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Adding colours to Python simplified into a single class

Project description

build python3.8 pypi mit black

Object-oriented library for stylizing terminal output


$ pip install object-colors


Args can be provided as strings or as indices corresponding to their index in an ANSI escape sequence

The following would yield the same result

>>> from object_colors import Color
>>> c = Color(effect="bold", fore="red", back="green")
>>> print(c)
Color(effect=1, fore=1, back=2, objects())
>>> c = Color(effect=1, fore=1, back=2)
>>> print(c)
Color(effect=1, fore=1, back=2, objects())
The above options are part of the below mapping
>>> from object_colors import Color
>>> for i, c in enumerate(Color.colors):
...     print(i, c)
0 black
1 red
2 green
3 yellow
4 blue
5 magenta
6 cyan
7 white
>>> for i, e in enumerate(Color.effects):
...     print(i, e)
0 none
1 bold
2 dim
3 italic
4 underline
5 blink
6 blinking
7 negative
8 empty
9 strikethrough


To configure the current object either ``effect``, ``fore``, or ``back`` can be provided and they must be an ``int``, ``str``, or ``None``

Create new objects with by providing a ``dict`` object with any keyword argument

Use ``set`` to set multiple parameters

>>> from object_colors import Color
>>> c = Color()
>>> c.set(effect="bold", fore="red", back="red")
>>> print(c)
Color(effect=1, fore=1, back=1, objects())
>>> c.set(bold_green={"effect": "bold", "fore": "green"})
>>> print(c)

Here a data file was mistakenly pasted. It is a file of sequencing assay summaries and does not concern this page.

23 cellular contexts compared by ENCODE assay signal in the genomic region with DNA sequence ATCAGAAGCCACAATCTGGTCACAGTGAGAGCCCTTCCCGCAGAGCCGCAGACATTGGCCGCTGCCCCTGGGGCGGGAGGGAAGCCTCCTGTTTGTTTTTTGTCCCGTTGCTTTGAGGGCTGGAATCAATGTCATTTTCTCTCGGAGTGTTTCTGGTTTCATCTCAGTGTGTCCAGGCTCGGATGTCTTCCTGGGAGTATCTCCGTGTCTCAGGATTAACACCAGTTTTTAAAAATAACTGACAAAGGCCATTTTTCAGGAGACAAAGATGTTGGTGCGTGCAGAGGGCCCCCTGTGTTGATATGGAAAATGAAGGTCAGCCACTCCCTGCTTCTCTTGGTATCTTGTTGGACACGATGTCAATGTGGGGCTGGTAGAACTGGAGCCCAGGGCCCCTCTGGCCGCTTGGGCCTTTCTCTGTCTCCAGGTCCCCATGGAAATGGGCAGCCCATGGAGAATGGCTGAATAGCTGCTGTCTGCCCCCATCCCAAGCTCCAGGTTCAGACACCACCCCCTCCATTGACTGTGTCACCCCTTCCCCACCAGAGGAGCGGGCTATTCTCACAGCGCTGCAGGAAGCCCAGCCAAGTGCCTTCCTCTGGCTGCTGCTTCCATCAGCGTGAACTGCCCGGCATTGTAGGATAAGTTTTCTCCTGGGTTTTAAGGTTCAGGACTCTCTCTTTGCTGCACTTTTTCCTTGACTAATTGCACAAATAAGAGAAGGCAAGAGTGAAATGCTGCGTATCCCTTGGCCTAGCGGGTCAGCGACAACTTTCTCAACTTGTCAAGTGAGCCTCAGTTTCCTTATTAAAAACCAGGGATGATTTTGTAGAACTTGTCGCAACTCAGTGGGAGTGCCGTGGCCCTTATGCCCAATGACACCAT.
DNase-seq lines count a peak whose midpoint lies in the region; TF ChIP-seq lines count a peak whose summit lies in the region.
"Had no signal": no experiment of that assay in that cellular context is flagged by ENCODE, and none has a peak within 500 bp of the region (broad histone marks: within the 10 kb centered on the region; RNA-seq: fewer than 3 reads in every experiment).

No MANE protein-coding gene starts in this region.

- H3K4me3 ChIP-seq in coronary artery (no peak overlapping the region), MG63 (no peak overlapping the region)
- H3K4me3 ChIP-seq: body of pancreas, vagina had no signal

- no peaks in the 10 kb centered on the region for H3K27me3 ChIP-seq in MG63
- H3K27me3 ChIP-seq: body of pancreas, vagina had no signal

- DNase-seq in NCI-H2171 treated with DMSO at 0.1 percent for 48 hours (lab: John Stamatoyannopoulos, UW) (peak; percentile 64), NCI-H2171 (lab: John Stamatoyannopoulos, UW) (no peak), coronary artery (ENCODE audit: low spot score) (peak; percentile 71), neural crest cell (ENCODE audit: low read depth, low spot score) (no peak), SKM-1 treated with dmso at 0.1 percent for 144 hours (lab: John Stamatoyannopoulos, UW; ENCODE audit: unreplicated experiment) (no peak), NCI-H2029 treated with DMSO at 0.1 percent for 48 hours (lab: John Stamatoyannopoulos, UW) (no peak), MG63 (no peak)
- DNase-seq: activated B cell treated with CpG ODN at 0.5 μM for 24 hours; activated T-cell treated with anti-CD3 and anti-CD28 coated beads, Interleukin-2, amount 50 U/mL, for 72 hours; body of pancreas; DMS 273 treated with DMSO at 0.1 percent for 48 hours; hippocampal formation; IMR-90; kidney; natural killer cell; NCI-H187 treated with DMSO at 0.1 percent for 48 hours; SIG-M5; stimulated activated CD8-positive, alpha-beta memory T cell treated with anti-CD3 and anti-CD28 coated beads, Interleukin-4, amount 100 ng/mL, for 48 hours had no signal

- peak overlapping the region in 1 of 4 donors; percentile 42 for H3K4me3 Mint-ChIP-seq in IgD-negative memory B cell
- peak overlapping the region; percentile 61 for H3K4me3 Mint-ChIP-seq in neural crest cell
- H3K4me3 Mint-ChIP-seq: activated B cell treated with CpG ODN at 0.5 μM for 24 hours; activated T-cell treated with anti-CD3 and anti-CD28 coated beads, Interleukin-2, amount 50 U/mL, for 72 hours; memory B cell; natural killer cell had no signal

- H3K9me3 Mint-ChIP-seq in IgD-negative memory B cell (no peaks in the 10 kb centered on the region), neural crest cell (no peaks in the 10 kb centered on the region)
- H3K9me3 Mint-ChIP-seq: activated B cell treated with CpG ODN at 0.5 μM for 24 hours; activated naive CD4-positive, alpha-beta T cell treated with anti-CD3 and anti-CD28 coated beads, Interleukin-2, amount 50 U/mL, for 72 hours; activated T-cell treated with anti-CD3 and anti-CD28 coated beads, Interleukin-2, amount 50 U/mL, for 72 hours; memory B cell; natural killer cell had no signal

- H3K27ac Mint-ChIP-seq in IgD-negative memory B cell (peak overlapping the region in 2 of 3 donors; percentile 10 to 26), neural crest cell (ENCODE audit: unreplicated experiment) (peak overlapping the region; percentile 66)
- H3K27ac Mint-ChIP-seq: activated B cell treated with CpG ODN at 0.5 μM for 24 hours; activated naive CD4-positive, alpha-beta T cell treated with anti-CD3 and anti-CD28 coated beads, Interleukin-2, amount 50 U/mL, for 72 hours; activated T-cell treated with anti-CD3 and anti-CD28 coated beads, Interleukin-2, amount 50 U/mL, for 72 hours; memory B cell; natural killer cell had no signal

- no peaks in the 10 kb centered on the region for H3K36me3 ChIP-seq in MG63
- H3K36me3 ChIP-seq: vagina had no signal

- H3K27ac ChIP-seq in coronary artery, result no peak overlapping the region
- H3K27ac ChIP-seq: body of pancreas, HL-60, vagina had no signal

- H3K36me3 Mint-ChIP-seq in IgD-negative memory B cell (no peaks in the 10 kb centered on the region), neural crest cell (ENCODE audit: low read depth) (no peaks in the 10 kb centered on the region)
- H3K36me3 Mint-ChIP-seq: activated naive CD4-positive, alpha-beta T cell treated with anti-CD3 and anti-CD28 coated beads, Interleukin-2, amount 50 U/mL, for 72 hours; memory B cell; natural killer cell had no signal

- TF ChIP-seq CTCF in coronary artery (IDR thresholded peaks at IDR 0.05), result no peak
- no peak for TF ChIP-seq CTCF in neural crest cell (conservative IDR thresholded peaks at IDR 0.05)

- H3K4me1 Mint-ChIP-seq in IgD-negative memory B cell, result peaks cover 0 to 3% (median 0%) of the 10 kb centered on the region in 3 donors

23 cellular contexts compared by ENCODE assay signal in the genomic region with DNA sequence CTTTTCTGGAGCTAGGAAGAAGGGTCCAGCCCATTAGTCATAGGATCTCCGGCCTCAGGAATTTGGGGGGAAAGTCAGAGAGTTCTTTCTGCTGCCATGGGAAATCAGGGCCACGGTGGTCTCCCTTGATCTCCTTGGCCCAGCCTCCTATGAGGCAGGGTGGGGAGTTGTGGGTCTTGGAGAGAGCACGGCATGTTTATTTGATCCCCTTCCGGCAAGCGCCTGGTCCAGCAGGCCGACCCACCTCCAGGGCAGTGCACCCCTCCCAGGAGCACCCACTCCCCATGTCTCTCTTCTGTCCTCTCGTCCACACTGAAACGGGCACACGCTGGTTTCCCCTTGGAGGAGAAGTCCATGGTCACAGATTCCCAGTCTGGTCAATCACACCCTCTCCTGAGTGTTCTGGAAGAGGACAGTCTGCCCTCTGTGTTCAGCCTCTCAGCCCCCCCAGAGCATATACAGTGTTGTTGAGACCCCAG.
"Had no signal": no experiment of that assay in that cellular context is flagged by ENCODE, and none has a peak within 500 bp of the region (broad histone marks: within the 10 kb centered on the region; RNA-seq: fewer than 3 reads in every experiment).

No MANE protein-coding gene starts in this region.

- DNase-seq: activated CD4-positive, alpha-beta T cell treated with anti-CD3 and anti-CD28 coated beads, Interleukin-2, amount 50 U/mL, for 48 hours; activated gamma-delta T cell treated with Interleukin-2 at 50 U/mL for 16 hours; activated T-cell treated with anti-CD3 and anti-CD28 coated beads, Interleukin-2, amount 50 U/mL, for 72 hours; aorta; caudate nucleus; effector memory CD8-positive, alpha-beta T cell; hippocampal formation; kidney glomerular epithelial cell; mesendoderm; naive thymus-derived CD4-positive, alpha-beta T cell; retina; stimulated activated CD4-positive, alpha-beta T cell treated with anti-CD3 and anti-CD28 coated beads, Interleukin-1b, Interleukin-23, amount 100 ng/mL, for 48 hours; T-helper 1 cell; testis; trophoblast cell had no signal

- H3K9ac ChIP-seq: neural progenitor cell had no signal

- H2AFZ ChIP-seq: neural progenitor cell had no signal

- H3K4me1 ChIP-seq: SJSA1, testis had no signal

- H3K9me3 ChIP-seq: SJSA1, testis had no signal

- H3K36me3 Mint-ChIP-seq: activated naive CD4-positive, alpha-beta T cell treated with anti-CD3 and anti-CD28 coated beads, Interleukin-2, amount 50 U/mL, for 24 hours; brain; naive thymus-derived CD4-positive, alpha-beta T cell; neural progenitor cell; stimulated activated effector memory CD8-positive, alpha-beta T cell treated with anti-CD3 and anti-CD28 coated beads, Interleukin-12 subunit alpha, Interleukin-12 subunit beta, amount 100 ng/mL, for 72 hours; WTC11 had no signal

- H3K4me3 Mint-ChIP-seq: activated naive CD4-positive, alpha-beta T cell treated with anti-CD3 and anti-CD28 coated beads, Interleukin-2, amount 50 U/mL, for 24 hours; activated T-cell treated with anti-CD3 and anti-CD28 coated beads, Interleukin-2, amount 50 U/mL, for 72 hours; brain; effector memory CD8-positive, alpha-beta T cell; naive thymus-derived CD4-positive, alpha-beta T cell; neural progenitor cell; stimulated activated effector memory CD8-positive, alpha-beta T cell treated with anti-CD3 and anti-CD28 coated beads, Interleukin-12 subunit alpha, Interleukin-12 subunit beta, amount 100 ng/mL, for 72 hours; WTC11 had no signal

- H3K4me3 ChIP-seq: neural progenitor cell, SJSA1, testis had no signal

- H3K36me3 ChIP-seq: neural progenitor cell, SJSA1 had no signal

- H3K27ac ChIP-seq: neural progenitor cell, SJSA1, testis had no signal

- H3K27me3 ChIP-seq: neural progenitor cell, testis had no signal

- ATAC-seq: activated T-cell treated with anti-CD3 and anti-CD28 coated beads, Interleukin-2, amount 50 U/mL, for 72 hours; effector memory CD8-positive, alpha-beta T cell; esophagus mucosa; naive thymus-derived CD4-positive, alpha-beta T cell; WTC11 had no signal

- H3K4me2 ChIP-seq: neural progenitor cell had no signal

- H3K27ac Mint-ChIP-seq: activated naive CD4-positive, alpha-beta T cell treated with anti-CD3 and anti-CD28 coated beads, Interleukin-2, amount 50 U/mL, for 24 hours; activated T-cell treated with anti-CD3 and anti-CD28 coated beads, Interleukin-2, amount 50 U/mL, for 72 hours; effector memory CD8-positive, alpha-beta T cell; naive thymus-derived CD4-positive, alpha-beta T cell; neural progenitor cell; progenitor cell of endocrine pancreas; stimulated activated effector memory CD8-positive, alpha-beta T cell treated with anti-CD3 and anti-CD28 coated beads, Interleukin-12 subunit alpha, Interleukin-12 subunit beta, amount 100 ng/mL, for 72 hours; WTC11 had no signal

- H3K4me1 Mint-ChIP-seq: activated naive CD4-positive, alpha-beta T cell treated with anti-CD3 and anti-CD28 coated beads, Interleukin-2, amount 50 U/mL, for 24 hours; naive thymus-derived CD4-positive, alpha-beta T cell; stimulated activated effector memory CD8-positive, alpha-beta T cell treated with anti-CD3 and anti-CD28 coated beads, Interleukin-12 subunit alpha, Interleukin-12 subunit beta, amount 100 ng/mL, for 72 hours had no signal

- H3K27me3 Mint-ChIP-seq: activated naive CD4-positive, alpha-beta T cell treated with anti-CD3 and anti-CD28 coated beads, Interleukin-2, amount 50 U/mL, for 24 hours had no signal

Color(effect=1, fore=1, back=1, objects(bold_green))
Return ``str`` or ``tuple`` using ``get``
>>> from object_colors import Color
>>> c = Color()
>>> c.set(red={"fore": "red"})
>>> c.set(yellow={"fore": "yellow"})
>>> print("*") + " " + c.yellow.get("Warning"))
'\u001b[31m*\u001b[0;0m \u001b[33mWarning\u001b[0;0m'
>>> x, y, z ="x", "y", "z")
>>> print(x, y, z)
'\u001b[31mx\u001b[0;0m \u001b[31my\u001b[0;0m \u001b[31mz\u001b[0;0m'
Print the result using ``print``
>>> from object_colors import Color
>>> c = Color(effect="bold", fore="cyan")
>>> c.print("bold cyan")
'\u001b[1;36mbold cyan\u001b[0;0m'
Load all ``effect``, ``fore``, or ``back`` elements using ``populate``
>>> from object_colors import Color
>>> c = Color()
>>> c.populate("fore")
>>> print(c)
Color(effect=None, fore=None, back=None, objects(black, red, green, yellow, blue, magenta, cyan, white))
>>> print(
Color(effect=None, fore=1, back=None, objects(none, bold, dim, italic, underline, blink, blinking, negative, empty, strikethrough))
>>>"strikethrough red")
'\u001b[9;31mstrikethrough red\u001b[0;0m'

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